Objectives — To examine the association between anesthetic technique and postoperative complications in older adults with dementia undergoing hip fracture surgery.
Design — Population-based, retrospective cohort study.
Setting — Ontario, Canada.
Participants — All older adults with dementia who underwent surgery for hip fracture repair in Ontario, Canada, between April 1, 2003 and March 31, 2011.
Measurements — The baseline characteristics of individuals who received general anesthesia (GA) and regional anesthesia (RA) were compared. Individuals who received GA were matched to similar individuals who received RA using propensity scores to control for confounding, and their outcomes compared, including 30-day mortality, intensive care unit (ICU) admissions, specific postoperative medical complications, and hospital length of stay (LOS).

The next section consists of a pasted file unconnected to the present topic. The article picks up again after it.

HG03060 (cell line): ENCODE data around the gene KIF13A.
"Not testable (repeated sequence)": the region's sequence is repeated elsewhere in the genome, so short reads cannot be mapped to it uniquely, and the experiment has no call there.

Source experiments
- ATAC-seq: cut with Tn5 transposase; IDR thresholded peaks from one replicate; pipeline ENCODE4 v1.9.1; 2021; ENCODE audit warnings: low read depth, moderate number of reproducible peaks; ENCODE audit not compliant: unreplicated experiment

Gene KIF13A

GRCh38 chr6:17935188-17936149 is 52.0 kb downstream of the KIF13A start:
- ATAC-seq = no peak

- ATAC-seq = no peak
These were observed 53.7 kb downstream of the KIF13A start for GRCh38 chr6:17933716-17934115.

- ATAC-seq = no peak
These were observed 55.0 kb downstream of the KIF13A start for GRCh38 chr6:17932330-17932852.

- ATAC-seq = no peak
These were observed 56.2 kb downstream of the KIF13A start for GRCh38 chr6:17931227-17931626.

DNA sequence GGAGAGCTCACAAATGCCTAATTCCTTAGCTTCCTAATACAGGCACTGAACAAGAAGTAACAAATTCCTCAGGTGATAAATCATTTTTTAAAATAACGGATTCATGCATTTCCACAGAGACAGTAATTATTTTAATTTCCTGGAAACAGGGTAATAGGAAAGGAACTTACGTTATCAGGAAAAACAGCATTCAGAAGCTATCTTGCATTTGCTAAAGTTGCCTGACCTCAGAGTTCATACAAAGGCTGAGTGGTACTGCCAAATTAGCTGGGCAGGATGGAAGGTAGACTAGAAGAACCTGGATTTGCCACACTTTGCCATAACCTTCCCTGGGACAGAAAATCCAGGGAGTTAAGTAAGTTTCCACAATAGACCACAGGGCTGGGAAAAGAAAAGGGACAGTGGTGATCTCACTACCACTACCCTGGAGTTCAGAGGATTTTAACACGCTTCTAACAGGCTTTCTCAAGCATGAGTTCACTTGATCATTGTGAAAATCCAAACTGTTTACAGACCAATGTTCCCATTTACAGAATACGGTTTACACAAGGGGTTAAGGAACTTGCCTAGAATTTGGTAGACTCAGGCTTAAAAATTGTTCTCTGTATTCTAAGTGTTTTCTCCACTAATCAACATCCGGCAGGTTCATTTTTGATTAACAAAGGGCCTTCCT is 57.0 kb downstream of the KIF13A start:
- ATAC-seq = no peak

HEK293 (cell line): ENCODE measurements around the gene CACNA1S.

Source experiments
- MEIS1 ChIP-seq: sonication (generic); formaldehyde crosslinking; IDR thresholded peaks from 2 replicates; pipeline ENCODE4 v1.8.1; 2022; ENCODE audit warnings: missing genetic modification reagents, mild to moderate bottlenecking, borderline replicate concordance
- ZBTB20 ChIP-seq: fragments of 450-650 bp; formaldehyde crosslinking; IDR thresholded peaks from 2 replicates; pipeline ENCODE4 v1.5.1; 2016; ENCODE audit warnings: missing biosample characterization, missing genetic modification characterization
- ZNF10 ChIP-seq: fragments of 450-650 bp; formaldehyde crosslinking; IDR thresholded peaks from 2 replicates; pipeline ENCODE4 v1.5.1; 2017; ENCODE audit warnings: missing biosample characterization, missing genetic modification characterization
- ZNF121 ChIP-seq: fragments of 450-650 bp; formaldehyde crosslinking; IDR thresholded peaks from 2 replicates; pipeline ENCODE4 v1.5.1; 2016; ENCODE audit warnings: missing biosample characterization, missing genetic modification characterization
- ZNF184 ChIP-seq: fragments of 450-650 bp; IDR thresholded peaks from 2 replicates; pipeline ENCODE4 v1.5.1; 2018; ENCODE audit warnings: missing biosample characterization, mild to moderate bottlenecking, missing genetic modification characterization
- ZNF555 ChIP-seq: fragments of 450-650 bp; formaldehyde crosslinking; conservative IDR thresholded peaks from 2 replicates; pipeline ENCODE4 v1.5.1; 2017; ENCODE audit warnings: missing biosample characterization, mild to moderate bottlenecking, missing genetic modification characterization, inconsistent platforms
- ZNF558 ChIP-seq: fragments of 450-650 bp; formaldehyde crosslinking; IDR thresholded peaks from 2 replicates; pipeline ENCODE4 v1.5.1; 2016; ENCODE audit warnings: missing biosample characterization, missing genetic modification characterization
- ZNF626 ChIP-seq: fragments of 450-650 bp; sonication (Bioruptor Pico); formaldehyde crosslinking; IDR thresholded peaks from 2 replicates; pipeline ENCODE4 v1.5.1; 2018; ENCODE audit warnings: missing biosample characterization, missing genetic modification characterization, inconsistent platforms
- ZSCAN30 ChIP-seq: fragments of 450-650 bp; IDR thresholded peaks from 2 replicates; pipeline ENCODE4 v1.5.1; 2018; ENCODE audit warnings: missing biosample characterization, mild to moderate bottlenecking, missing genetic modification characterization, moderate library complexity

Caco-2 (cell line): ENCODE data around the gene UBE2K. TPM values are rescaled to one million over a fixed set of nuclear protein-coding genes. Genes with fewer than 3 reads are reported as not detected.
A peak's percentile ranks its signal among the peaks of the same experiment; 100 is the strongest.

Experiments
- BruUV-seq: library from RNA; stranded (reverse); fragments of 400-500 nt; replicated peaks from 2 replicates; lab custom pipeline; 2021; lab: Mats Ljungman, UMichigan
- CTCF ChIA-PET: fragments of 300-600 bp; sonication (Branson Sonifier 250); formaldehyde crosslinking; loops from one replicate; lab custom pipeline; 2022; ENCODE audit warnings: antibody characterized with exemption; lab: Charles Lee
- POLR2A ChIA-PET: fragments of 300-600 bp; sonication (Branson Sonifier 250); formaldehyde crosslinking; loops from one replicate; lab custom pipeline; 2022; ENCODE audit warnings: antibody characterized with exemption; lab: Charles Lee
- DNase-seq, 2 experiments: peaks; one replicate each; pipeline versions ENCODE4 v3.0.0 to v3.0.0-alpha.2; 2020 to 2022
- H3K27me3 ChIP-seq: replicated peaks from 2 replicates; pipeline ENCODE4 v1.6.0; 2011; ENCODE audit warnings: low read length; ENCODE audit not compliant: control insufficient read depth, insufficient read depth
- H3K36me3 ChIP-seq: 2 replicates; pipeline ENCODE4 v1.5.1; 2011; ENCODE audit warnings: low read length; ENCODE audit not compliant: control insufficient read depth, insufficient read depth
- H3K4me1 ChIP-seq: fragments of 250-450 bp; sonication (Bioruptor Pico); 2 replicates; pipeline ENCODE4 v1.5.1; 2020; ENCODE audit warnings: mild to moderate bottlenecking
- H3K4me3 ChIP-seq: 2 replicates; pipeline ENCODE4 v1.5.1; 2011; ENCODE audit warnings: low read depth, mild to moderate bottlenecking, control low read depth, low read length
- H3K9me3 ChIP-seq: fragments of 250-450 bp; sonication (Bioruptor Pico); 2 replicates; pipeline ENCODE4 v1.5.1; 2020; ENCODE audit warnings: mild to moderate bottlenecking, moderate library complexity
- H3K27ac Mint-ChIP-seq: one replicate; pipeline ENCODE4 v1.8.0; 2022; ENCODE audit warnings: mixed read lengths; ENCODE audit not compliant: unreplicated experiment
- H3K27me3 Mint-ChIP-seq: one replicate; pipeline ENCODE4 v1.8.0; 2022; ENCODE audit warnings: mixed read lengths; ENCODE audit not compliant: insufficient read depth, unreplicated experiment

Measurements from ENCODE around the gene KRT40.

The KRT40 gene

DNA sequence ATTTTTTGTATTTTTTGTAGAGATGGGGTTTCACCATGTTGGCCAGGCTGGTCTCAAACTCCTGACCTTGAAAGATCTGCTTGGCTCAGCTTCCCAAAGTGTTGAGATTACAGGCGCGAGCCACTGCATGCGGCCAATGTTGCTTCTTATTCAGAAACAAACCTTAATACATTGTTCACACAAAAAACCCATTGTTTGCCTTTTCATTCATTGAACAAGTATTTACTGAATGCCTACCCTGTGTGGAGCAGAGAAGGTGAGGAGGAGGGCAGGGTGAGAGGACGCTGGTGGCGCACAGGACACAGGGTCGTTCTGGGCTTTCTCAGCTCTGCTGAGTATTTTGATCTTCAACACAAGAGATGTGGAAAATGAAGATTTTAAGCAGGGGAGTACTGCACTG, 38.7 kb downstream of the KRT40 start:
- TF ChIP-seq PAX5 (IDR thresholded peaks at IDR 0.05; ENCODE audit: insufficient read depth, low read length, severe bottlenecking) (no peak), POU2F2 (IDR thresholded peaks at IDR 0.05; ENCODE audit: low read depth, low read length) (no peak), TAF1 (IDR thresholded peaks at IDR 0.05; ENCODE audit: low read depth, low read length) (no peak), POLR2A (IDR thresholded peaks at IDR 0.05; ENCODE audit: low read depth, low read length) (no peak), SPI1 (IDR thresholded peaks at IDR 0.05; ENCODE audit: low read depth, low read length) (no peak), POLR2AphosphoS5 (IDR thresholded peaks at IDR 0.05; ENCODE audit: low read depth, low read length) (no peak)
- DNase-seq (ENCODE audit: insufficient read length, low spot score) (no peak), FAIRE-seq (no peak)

Results — In the 6,135 matched pairs, there was no statistically significant difference inpostoperative 30-day mortality (GA, 11.3%; RA, 10.8%, P = .44). There were no statistically significant differences in the rates of specific postoperative medical complications or LOS in the two anesthetic groups, but GA was associated with higher rates of ICU admissions (6.1% vs 4.2%, P < .001).
Conclusion — For older adults with dementia undergoing hip fracture surgery, GA and RA areassociated with similar rates of most perioperative adverse events. Further studies are required to determine the optimal methods of providing anesthesia and perioperative care for older adults with dementia undergoing surgical procedures.